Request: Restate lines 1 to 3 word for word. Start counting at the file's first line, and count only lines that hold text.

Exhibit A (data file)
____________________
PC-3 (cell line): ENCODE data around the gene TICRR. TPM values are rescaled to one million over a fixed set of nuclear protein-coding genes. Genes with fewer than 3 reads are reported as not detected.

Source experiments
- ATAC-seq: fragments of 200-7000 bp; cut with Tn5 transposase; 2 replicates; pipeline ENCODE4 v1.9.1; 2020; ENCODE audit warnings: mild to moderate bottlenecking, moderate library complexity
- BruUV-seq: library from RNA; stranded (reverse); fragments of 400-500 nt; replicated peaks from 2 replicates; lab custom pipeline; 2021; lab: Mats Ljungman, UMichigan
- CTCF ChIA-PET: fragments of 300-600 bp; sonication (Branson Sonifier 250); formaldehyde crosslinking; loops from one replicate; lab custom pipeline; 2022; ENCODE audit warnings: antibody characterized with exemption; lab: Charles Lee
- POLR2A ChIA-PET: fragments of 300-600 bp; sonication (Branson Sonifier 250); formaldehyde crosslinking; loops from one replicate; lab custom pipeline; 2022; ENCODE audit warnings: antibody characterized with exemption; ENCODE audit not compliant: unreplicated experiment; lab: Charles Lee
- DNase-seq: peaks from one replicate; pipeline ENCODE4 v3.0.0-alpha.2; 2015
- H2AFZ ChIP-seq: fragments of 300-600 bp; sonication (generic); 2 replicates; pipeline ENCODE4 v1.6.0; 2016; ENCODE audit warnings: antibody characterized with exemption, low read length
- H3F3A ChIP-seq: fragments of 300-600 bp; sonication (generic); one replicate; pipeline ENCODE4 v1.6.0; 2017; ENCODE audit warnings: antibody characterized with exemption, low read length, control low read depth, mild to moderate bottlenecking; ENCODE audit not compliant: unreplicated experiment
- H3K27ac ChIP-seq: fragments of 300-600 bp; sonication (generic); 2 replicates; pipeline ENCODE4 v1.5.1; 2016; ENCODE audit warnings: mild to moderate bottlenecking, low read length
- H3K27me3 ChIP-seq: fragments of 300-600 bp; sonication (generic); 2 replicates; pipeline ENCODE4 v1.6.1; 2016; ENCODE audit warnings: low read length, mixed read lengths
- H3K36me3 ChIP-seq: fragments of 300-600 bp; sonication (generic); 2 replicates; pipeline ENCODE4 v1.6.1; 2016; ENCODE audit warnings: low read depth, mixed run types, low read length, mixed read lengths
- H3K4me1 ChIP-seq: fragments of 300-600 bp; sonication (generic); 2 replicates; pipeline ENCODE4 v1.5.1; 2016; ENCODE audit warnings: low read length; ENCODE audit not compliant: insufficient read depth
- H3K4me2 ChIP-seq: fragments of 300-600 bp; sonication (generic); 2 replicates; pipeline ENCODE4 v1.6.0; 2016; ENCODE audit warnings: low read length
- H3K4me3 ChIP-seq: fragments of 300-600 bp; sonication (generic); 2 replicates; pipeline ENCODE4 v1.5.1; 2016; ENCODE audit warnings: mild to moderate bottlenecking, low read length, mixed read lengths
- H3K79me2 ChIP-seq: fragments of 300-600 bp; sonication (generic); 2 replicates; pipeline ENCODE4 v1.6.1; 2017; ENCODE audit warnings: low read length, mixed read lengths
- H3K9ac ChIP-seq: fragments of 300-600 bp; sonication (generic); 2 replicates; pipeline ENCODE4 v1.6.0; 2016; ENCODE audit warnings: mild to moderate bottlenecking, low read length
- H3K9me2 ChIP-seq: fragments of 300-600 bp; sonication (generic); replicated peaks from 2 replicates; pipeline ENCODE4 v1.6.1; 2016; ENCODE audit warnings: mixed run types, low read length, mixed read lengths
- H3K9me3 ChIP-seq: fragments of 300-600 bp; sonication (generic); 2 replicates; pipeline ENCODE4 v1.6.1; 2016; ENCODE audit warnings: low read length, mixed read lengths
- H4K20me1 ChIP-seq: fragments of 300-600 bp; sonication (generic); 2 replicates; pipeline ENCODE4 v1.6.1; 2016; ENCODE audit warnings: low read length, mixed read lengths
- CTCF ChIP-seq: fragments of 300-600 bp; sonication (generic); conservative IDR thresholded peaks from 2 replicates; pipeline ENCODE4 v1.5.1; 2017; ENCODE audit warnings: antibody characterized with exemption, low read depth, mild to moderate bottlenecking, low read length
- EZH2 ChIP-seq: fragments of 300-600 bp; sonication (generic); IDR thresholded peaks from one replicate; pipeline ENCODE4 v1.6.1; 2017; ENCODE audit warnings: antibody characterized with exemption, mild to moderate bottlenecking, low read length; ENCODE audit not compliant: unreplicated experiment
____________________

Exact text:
PC-3 (cell line): ENCODE data around the gene TICRR. TPM values are rescaled to one million over a fixed set of nuclear protein-coding genes. Genes with fewer than 3 reads are reported as not detected.

Source experiments
- ATAC-seq: fragments of 200-7000 bp; cut with Tn5 transposase; 2 replicates; pipeline ENCODE4 v1.9.1; 2020; ENCODE audit warnings: mild to moderate bottlenecking, moderate library complexity